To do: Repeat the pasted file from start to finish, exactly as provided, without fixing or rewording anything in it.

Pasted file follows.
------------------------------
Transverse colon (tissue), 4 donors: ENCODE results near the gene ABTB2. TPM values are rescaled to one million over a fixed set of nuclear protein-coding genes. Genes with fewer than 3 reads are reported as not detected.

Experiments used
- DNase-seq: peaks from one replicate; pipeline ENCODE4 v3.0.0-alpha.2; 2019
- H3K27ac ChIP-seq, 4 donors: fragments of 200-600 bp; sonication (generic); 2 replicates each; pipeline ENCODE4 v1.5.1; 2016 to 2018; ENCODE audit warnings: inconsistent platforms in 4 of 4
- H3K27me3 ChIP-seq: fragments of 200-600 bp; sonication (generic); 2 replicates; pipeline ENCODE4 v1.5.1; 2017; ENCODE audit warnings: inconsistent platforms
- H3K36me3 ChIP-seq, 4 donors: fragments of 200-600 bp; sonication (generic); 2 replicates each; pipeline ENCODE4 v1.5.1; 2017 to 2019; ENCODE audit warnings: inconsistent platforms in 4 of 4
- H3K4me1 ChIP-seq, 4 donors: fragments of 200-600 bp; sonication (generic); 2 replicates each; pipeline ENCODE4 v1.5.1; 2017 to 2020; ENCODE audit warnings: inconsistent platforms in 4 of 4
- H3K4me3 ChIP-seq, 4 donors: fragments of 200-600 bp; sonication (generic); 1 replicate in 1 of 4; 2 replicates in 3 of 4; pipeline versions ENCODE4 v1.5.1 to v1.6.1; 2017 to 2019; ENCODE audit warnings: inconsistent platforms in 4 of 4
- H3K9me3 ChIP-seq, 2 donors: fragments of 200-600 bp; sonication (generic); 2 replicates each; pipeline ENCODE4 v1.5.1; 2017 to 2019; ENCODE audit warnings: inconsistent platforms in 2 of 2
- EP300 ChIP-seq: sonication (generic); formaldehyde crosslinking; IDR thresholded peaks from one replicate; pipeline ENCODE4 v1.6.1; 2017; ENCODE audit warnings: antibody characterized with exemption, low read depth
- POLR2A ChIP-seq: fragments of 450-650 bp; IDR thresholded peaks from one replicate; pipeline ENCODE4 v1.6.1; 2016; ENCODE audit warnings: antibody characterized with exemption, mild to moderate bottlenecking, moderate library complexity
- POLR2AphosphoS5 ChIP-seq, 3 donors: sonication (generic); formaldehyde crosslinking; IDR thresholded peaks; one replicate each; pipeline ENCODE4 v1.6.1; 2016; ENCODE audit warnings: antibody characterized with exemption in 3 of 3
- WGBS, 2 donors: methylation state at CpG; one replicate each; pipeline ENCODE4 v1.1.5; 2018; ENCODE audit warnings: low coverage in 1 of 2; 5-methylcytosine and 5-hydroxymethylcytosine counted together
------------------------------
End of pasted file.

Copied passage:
Transverse colon (tissue), 4 donors: ENCODE results near the gene ABTB2. TPM values are rescaled to one million over a fixed set of nuclear protein-coding genes. Genes with fewer than 3 reads are reported as not detected.

Experiments used
- DNase-seq: peaks from one replicate; pipeline ENCODE4 v3.0.0-alpha.2; 2019
- H3K27ac ChIP-seq, 4 donors: fragments of 200-600 bp; sonication (generic); 2 replicates each; pipeline ENCODE4 v1.5.1; 2016 to 2018; ENCODE audit warnings: inconsistent platforms in 4 of 4
- H3K27me3 ChIP-seq: fragments of 200-600 bp; sonication (generic); 2 replicates; pipeline ENCODE4 v1.5.1; 2017; ENCODE audit warnings: inconsistent platforms
- H3K36me3 ChIP-seq, 4 donors: fragments of 200-600 bp; sonication (generic); 2 replicates each; pipeline ENCODE4 v1.5.1; 2017 to 2019; ENCODE audit warnings: inconsistent platforms in 4 of 4
- H3K4me1 ChIP-seq, 4 donors: fragments of 200-600 bp; sonication (generic); 2 replicates each; pipeline ENCODE4 v1.5.1; 2017 to 2020; ENCODE audit warnings: inconsistent platforms in 4 of 4
- H3K4me3 ChIP-seq, 4 donors: fragments of 200-600 bp; sonication (generic); 1 replicate in 1 of 4; 2 replicates in 3 of 4; pipeline versions ENCODE4 v1.5.1 to v1.6.1; 2017 to 2019; ENCODE audit warnings: inconsistent platforms in 4 of 4
- H3K9me3 ChIP-seq, 2 donors: fragments of 200-600 bp; sonication (generic); 2 replicates each; pipeline ENCODE4 v1.5.1; 2017 to 2019; ENCODE audit warnings: inconsistent platforms in 2 of 2
- EP300 ChIP-seq: sonication (generic); formaldehyde crosslinking; IDR thresholded peaks from one replicate; pipeline ENCODE4 v1.6.1; 2017; ENCODE audit warnings: antibody characterized with exemption, low read depth
- POLR2A ChIP-seq: fragments of 450-650 bp; IDR thresholded peaks from one replicate; pipeline ENCODE4 v1.6.1; 2016; ENCODE audit warnings: antibody characterized with exemption, mild to moderate bottlenecking, moderate library complexity
- POLR2AphosphoS5 ChIP-seq, 3 donors: sonication (generic); formaldehyde crosslinking; IDR thresholded peaks; one replicate each; pipeline ENCODE4 v1.6.1; 2016; ENCODE audit warnings: antibody characterized with exemption in 3 of 3
- WGBS, 2 donors: methylation state at CpG; one replicate each; pipeline ENCODE4 v1.1.5; 2018; ENCODE audit warnings: low coverage in 1 of 2; 5-methylcytosine and 5-hydroxymethylcytosine counted together